The last chapter is truly exquisite. For the entire novel, we had been getting hints about Garak and Parmak. And here, we get a reveal that isn’t so much of a reveal as it is an unsarcastic way of saying, “Oh, hadn’t you noticed?” And the way they’re depicted together is so beautiful. The tenderness of an old couple. The forgiving nature of old friends. The dignity of care.

(And the intimacy of Garak confiding his fears about public leadership!)

Bashir’s letter is the perfect way to end the book. It is not a jubilant cry of victory. It is an honest, pleading missive of caution, one which rings true to Bashir’s character. It ties together the entire arc of Elim Garak from “Past Prologue” to The Crimson Shadow in one tidy, elegant letter. Marvelous.

There is so much more I wish to say about this novel, but I shall have to stop here. Outstanding, 10/10, and arguably the best Trek novel ever published.

***

Elias Vaughn in a Mask wrote: View Post
Don't forget about Martok!

DavetheAvatar wrote: View Post
I bet this is what we're gonna see. Though the blurbs suggest that Riker (of all people??) actually knows who is behind it, so I wonder how that will fit in.

Nob Akimoto wrote: View Post
Great book, do wish we could have an audio book version with Sir Patrick and Andrew Robinson exchanging lines. That would be the only thing that could make it better.
Yes please.

Relayer1 wrote: View Post
Thrawn wrote: View Post
This was GREAT. I'm on a trip and don't have time for a long post, perhaps later, but goddamn this was fantastic. McCormack's best yet.
Better than Never Ending Sacrifice ?
Yes. Easily.

Jarvisimo wrote: View Post
rfmcdpei wrote: View Post
Jarvisimo wrote: View Post
the ideas of accents and haircuts, the use of but not focus on the Oralian Way and Paladine's daughter, Kel, the physicality and fondness of Garak and Parmak's relationship, etc.
That was a very close friendship, right, not anything romantic? I read it as the former, though I was delighted to note in passing that Garak was unimpressed by Temet's handsomeness. Canonical novelverse confirmation of Garak being non-heterosexual, if there hadn't been already, right?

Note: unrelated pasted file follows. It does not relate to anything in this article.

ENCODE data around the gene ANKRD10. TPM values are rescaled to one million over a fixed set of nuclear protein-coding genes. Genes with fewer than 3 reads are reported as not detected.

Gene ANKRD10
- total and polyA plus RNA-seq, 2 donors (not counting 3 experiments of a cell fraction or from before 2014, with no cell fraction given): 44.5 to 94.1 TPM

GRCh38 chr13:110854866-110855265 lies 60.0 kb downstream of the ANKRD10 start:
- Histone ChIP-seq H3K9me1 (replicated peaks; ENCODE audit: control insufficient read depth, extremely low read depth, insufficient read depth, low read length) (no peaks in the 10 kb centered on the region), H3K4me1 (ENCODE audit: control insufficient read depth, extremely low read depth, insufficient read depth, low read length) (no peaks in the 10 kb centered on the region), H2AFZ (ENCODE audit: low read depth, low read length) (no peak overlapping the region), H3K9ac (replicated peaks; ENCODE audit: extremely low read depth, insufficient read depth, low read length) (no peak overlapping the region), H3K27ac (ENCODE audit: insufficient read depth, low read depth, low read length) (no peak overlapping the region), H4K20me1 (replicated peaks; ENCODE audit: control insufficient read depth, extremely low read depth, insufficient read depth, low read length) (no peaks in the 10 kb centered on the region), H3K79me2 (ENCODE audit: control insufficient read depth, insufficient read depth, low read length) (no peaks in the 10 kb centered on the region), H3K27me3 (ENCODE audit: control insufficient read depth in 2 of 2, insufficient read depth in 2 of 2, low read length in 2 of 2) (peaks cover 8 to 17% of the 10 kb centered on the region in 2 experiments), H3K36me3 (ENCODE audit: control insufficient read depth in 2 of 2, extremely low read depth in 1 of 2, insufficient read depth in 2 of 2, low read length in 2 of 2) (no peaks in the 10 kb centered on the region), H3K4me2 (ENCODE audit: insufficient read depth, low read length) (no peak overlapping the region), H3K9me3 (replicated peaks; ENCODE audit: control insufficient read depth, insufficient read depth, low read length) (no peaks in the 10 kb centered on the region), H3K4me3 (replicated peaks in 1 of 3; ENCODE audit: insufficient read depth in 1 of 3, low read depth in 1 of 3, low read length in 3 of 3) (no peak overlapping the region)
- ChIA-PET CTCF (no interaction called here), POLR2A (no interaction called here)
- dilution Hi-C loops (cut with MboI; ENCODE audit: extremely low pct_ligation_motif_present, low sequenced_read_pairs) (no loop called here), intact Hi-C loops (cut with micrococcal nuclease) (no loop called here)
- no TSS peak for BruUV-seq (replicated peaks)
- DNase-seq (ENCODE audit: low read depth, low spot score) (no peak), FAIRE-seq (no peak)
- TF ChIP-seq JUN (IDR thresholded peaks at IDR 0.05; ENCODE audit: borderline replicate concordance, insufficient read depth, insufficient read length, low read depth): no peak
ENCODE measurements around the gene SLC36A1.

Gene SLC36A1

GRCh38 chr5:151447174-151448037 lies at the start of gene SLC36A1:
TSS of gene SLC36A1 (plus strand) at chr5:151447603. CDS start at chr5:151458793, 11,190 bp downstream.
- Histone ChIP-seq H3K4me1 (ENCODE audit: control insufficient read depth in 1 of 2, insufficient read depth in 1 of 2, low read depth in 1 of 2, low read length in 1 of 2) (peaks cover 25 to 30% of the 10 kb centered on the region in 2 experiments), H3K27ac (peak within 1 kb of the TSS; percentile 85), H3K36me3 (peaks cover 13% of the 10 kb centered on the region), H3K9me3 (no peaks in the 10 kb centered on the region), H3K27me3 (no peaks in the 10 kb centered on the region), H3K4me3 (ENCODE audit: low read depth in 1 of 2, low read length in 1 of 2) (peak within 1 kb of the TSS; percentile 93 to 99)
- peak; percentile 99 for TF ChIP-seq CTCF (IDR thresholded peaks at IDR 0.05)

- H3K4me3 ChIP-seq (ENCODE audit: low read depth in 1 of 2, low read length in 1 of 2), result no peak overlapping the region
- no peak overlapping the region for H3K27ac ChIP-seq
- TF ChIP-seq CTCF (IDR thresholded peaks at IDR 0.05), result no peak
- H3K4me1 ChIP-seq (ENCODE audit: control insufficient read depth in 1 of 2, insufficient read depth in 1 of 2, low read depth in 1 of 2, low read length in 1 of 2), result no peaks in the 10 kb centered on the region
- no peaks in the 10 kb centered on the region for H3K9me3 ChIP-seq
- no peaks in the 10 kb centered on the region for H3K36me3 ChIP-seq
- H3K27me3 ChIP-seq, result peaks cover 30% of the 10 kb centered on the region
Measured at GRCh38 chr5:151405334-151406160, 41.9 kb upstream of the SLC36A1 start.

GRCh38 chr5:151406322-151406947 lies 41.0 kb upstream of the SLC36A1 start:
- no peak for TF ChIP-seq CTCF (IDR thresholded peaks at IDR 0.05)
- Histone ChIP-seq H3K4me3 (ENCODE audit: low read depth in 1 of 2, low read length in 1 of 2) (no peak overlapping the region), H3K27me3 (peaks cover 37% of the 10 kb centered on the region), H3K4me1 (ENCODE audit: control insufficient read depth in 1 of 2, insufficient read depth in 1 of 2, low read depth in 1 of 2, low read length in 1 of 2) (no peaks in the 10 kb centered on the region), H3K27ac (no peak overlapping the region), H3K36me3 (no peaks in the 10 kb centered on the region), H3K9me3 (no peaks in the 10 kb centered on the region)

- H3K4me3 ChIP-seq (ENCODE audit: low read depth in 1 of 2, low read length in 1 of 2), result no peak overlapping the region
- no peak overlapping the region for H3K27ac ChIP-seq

This wealth of unlaboured detail reminded one of (and indeed deliberately alluded to) the grandfather Garak/Cardassia text, of course, A Stitch in Time, but far further developed.
It was remarkable.
Regarding Garak and Parmak: I think she intentionally left it a bit ambiguous, but I think their relationship is more romantic than non-romantic. It's interesting, though: Una puts nothing in the text to suggest a sexual relationship between them, which might make you think it's platonic.

But what I got out of it was that their relationship is romantic in the way that two widowers might fall in love late in life. Yes, they are probably having sex at some point, but they're both much too old for it to be the main focus.

Regarding A Stitch in Time: yeah, this is definitely the successor to that work. What a treat for us.

Una McCormack wrote: View Post
Thank you to everyone who has expressed such enthusiasm for the book! I wrote it in a big burst of energetic and riotous joy/passion and I've been so looking forward to seeing what people would make of it. I wanted a fast and exhilarating but not slight read, and it sounds like I've pulled this off. Phew! And thank you again.
You absolutely succeeded. You seemed to take many cues from A Stitch In Time; at the risk of sounding presumptuous, I think you should send a copy of The Crimson Shadow to Mr. Robinson. I bet he'd be floored (in the best way possible).